In the news

  • Kaiser Permanente and IBM inked a $500 million, seven-year IT services deal.  IBM will manage Kaiser's data center operations, storage and software, but IBM will not have access to patients' medical records.  AP, San Francisco Chronicle (March 17, 2009).
  • A new study expects that as much as three-quarters of prescribers will use e-prescribing by 2014 because of the incentives for adoption of e-prescribing technology included in the HITECH Act (though only about 15% of current prescribers use e-prescribing).  This could result in a massive $22 billion reduction in drug and medical costs.  Government Health IT (March 17, 2009).
  • Wal-Mart is bringing its "high-volume, low-cost" approach to the medical records industry.  Wal-Mart's Sam's Club division will produce a package that will include hardware from Dell, software from eClinicalWorks, as well as installation, maintenance and training services.  According to the New York Times (March 11, 2009), the "Sam’s Club offering, to be made available this spring, will be under $25,000 for the first physician in a practice, and about $10,000 for each additional doctor. After the installation and training, continuing annual costs for maintenance and support will be $4,000 to $6,500 a year, the company estimates." This development has huge implications for the EHR market, and may actually aid the widespread adoption of EHR technology.   Healthcare IT News (March 11, 2009) also covered this story.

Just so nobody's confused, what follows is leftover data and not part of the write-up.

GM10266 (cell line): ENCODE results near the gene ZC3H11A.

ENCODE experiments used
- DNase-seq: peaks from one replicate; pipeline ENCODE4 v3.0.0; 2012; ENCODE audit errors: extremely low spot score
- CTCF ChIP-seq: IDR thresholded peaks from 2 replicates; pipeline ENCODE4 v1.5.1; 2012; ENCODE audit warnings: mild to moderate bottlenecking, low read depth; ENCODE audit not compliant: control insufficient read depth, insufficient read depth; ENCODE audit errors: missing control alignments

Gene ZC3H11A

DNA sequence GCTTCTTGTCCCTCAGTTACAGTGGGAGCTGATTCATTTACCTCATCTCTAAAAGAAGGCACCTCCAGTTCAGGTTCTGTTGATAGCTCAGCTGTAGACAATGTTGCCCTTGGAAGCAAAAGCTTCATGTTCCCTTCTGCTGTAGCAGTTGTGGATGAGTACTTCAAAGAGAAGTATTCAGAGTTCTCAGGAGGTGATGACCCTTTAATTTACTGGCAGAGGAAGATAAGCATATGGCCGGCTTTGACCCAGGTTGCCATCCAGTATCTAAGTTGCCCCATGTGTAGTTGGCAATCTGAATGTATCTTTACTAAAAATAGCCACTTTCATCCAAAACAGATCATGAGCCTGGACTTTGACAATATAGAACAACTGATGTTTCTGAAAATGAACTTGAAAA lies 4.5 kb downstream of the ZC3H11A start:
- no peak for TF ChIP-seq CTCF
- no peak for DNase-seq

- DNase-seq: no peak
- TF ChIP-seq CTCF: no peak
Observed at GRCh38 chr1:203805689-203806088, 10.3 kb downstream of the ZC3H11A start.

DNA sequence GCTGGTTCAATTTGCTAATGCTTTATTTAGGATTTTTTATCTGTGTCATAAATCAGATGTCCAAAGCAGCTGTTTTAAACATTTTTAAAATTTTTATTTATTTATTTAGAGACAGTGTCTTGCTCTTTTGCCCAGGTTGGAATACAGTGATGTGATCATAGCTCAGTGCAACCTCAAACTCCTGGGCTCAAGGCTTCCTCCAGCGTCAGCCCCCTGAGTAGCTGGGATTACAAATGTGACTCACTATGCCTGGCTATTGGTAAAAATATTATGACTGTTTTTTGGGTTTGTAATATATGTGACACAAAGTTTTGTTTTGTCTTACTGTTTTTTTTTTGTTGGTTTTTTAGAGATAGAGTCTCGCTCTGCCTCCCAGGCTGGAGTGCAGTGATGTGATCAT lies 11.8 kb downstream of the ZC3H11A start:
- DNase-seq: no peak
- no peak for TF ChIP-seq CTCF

More news after the jump.

  • Health Information Security and Privacy Collaboration (HISPC) is working on an engine to help healthcare providers navigate through the complex labyrinth of interstate transfers of health information.  Government Health IT (March 5, 2009).
  • President & CEO of HIMSS Analytics, Dave Garetz, predicts a huge rush in 2009 to adopt HIT in order to qualify for government incentives as meaningful EHR users.  There will likely be a significant shortage of competent HIT personnel and "change management experts" to help in this gigantic transition effort, which further underscores this Blog's urgent plea to begin planning for EHR adoption now.  Healthcare IT News (March 4, 2009).
  • Not everything is coming up roses:  Scott Haig of Time has a thoughtful article outlining some of the major challenges for nationwide adoption of EHR technology.  Time (March 5, 2009).
  • Universities are (and have been for years) the leading sector for publicized data breaches.  A new report examines the reasons.  ComputerWorld (March 9, 2009).  (The author of the article, Jay Cline, was only able 20 chief privacy officers at major U.S. universities, which is a clear sign that the academia - as institutions subject to numerous data privacy laws, including HIPAA, GLBA and FERPA - should be much more proactive and serious about data privacy protection.)
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